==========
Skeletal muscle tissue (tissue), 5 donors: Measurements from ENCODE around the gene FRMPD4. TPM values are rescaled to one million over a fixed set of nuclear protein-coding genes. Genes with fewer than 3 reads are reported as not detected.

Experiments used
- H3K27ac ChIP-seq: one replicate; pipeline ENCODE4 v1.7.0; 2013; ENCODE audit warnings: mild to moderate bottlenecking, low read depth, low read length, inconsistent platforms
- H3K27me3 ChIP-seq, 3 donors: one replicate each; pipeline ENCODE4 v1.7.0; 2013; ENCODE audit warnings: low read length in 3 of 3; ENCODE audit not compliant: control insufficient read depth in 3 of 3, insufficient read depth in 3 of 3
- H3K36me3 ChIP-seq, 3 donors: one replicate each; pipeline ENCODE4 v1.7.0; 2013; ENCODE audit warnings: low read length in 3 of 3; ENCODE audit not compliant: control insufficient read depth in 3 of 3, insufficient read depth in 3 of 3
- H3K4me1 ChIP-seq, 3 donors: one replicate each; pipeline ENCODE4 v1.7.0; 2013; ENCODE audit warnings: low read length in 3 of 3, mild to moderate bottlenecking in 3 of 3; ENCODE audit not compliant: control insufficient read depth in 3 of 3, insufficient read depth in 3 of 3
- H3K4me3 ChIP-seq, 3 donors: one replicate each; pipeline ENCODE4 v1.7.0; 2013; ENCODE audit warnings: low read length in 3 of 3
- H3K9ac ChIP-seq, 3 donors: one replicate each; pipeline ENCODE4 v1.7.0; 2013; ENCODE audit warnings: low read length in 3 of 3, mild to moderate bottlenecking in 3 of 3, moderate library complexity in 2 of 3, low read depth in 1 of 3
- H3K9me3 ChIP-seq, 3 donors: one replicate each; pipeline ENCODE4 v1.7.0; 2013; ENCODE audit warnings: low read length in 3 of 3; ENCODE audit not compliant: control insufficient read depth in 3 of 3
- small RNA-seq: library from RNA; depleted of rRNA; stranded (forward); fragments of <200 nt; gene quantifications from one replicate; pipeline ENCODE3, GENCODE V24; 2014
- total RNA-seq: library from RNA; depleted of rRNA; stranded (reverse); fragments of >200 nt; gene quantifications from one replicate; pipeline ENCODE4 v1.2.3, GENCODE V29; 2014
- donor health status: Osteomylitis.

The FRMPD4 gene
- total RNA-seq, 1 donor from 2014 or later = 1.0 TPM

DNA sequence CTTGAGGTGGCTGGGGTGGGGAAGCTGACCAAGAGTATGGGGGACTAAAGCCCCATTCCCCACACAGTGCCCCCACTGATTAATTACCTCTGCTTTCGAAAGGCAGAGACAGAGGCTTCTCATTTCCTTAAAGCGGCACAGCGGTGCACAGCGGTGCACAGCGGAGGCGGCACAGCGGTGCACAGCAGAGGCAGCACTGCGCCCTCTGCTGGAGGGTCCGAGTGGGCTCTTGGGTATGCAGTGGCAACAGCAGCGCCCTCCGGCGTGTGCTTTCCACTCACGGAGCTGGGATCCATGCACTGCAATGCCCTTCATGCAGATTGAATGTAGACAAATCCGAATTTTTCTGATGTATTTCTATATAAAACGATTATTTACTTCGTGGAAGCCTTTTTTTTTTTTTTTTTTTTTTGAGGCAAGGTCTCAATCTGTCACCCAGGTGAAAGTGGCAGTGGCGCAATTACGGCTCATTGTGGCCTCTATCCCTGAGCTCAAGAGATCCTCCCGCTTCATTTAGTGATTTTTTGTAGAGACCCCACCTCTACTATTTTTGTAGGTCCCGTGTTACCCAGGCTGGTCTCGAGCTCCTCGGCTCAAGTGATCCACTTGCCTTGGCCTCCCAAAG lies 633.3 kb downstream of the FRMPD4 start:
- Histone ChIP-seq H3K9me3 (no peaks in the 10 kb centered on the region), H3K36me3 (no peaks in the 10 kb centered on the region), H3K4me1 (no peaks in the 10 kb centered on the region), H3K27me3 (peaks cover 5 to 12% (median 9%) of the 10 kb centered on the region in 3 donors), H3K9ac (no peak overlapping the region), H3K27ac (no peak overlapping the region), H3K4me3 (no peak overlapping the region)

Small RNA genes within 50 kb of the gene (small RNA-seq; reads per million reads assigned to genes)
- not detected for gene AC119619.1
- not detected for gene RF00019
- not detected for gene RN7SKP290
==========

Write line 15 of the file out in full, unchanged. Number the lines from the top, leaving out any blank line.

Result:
DNA sequence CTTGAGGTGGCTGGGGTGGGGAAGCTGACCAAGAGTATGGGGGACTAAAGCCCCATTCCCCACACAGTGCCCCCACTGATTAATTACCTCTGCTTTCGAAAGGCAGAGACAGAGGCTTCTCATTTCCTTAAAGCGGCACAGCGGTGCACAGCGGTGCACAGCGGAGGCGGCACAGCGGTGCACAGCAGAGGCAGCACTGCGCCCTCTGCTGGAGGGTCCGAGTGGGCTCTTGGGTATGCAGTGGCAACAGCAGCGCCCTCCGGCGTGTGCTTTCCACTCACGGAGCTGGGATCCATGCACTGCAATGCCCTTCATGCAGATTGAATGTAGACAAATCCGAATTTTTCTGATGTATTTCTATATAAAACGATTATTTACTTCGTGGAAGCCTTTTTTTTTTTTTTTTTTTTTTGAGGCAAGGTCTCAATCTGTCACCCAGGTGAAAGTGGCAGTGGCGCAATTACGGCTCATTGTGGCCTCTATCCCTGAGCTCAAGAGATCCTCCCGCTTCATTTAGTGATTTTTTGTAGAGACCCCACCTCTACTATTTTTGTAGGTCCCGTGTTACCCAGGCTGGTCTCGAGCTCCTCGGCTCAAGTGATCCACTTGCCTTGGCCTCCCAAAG lies 633.3 kb downstream of the FRMPD4 start: